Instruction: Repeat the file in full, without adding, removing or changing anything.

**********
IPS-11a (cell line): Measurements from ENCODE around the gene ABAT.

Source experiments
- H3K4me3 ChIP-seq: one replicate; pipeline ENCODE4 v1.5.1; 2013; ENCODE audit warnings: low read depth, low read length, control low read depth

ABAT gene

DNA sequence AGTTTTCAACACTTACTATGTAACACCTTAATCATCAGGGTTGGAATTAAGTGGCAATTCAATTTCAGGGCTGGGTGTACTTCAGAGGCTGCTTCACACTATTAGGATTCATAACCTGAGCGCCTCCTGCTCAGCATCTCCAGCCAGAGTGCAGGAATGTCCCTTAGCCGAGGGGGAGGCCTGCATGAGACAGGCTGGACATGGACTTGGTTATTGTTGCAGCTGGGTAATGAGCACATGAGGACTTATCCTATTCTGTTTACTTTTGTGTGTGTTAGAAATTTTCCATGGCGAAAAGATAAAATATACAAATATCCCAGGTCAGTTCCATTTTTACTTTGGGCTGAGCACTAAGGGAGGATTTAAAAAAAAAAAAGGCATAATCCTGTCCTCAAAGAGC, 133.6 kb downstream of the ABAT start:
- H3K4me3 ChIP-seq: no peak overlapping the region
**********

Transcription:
IPS-11a (cell line): Measurements from ENCODE around the gene ABAT.

Source experiments
- H3K4me3 ChIP-seq: one replicate; pipeline ENCODE4 v1.5.1; 2013; ENCODE audit warnings: low read depth, low read length, control low read depth

ABAT gene

DNA sequence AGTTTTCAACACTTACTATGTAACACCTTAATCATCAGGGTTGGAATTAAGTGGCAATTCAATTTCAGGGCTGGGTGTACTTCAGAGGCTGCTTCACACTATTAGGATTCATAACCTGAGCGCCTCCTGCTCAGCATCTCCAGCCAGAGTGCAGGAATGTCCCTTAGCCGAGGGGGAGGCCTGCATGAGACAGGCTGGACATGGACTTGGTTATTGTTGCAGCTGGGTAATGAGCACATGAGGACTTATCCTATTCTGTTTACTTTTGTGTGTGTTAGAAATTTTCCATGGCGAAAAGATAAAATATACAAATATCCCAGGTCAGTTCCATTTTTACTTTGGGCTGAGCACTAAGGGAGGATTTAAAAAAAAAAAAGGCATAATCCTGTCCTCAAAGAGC, 133.6 kb downstream of the ABAT start:
- H3K4me3 ChIP-seq: no peak overlapping the region